Friday, April 15, 2011

'Autism Jabberwocky' criticises historical diagnosis



Autism Jabberwocky (November 19, 2010) posted a commentary on 'diagnosing historical figures'.

The blog author mocks 'posthumous diagnosis' by calling it 'post-humorous' diagnosis.

Apparently someone had identified the Biblical character Samson as autistic, using this kind of logic:

"Samson is said to have eaten a swarm of bees and honey that he found in the carcass of a lion. Abnormal eating habits have been seen in children with autism."

It really is hard for me to tell whether the article cited was satirical or not. It would seem likely, but when you consider that an "intensive peer review process" at the NZ Medical Journal gave an imprimatur to Sarah Abrahamson's identification of Janet Frame's special autistic obsession as "poetry", then you have to admit, in the world of pseudo science dressed up as research, anything is possible.

Here are some of the comments the post received from other members of the autism community:

"I hope no autism charity funded this research."

"The people who promote this idea of diagnosing autism posthumously, based on limited (and in this case, fictional) information, don't seem to realise they do more harm than good. It really does make autism look like a joke."

"What you are actually demonstrating is that psychiatric diagnoses in a cultural and historical vacuum are silly and pretty sure to be wrong. Thanks!"

"OMG Thanks for posting this. Is there a disorder for the compulsive need to diagnose dead historical and possibly mythological figures?"

2 comments:

MJ said...

"The blog author mocks 'posthumous diagnosis' by calling it 'post-humorous' diagnosis."

Yes, I did because diagnosing someone after their death is extremely hard to do and most likely wrong. The further you go back in time the harder it gets because there are fewer and fewer details available and no one who actually knew the person.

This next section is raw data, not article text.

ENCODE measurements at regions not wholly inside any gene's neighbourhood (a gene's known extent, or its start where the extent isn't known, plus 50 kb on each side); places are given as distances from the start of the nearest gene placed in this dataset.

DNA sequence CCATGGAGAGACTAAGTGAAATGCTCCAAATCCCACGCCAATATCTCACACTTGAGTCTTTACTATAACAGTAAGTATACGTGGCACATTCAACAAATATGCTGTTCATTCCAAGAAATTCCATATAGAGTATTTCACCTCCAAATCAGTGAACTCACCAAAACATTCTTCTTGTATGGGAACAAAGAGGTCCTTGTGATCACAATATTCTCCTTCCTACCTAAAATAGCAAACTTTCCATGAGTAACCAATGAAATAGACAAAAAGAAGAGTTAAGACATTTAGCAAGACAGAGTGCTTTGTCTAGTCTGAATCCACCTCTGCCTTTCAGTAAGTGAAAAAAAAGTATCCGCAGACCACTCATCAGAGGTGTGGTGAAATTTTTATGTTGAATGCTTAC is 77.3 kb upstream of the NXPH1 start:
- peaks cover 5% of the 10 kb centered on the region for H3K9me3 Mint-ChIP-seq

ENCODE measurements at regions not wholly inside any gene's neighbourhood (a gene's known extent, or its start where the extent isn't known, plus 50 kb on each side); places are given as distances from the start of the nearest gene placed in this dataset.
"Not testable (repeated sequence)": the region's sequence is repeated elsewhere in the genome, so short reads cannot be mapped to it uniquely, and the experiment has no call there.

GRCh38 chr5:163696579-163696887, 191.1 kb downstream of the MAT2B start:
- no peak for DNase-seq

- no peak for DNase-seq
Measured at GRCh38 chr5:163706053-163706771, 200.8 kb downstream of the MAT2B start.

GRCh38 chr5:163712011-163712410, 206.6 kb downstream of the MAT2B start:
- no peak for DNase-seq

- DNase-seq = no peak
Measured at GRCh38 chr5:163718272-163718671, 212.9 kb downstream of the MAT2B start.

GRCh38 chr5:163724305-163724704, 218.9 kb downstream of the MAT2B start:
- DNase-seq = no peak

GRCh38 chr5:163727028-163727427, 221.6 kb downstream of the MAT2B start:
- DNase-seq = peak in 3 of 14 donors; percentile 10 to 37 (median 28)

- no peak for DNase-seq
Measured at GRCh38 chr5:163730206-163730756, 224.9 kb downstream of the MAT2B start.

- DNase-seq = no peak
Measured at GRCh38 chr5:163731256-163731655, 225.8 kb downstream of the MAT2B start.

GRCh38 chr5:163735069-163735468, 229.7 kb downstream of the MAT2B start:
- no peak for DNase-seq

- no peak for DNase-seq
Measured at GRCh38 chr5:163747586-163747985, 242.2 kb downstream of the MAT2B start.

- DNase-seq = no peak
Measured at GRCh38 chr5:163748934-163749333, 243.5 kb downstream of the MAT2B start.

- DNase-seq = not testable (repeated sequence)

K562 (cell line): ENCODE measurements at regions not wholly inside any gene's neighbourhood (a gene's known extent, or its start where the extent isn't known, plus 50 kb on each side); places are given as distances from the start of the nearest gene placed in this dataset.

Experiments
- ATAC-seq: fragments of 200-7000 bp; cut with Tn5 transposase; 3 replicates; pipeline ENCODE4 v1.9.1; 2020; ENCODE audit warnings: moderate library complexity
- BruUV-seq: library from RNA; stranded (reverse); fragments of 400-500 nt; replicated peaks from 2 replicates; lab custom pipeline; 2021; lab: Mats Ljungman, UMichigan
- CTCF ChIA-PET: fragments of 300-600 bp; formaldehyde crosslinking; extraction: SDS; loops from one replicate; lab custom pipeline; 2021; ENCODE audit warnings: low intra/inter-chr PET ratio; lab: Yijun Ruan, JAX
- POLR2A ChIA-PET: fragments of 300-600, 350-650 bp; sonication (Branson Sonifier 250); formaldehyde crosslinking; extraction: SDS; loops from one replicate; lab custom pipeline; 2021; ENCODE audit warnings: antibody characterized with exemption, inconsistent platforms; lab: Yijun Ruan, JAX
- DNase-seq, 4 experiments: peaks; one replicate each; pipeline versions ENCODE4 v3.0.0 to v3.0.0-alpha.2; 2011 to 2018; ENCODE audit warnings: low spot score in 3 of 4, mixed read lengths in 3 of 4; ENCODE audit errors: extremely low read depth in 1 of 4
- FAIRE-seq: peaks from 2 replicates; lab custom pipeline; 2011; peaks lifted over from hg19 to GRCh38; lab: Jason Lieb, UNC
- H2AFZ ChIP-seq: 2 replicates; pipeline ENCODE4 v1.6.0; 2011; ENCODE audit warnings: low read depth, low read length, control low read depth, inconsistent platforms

By the time you get back to biblical times the whole idea is rather humorous.

Although for that matter, properly diagnosing high functioning autism in living adults who are sitting in front of you is hard to do as well.

So I am of the opinion that diagnosing someone after their death is a rather pointless thing to do. The only people who seem to try to do so are ones who have a specific agenda with respect to autism. As in, autism isn't go bad, see, this great historical figure had it.

Pamela Gordon said...

Thanks MJ. Although some medics who indulge in posthumous diagnosis obviously think they are well motivated, I believe that all they are actually doing is showing the rest of us that they are supremely oblivious to and disdainful of the rights of an individual human being to be actively involved in and to contribute to their diagnosis. This was an important point that Janet Frame devoted much of her energy to, and she would be furious and scathing of this intrusive labelling of her, when one of her greatest messages was the injustice of having been labelled without proper investigation. To imagine you can diagnose someone dead based on the few salient clues left behind - often as in any story-telling process, the most dramatic and the least 'ordinary' highlights are the ones that are told and retold - that have survived their own lifetime.

As for the hilarious original article, it was clear enough to me that it is satire, and like all good satire, it hits its target - the reductionist stupidity of posthumous diagnosis - truly.